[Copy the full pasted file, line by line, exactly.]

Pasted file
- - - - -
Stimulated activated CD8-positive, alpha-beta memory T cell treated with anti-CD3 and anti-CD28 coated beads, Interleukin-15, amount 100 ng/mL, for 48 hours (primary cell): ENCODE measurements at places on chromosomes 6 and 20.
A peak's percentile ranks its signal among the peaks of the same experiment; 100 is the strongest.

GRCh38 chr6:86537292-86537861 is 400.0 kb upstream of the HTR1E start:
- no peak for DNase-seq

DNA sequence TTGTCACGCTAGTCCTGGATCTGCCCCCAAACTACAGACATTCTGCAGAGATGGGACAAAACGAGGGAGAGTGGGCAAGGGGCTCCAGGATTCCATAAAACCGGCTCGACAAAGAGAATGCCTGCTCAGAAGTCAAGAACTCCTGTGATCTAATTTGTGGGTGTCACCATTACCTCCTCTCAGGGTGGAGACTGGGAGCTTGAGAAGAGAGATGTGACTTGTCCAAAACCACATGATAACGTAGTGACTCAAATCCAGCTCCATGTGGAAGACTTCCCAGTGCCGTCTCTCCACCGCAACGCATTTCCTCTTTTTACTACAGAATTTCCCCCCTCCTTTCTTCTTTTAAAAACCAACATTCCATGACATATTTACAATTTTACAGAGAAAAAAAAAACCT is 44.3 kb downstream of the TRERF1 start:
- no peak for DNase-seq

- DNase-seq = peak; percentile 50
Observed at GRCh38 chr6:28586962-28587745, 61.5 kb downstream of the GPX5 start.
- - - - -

Stimulated activated CD8-positive, alpha-beta memory T cell treated with anti-CD3 and anti-CD28 coated beads, Interleukin-15, amount 100 ng/mL, for 48 hours (primary cell): ENCODE measurements at places on chromosomes 6 and 20.
A peak's percentile ranks its signal among the peaks of the same experiment; 100 is the strongest.

GRCh38 chr6:86537292-86537861 is 400.0 kb upstream of the HTR1E start:
- no peak for DNase-seq

DNA sequence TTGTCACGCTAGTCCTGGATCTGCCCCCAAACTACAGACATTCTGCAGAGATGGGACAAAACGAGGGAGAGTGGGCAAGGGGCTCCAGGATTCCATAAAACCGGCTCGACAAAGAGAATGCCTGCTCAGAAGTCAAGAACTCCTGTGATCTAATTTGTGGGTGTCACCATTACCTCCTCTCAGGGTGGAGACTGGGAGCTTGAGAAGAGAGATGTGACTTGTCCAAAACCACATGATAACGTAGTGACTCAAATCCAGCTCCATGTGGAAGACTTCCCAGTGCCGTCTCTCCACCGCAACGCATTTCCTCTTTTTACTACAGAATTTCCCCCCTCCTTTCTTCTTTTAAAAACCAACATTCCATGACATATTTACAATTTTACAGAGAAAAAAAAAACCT is 44.3 kb downstream of the TRERF1 start:
- no peak for DNase-seq

- DNase-seq = peak; percentile 50
Observed at GRCh38 chr6:28586962-28587745, 61.5 kb downstream of the GPX5 start.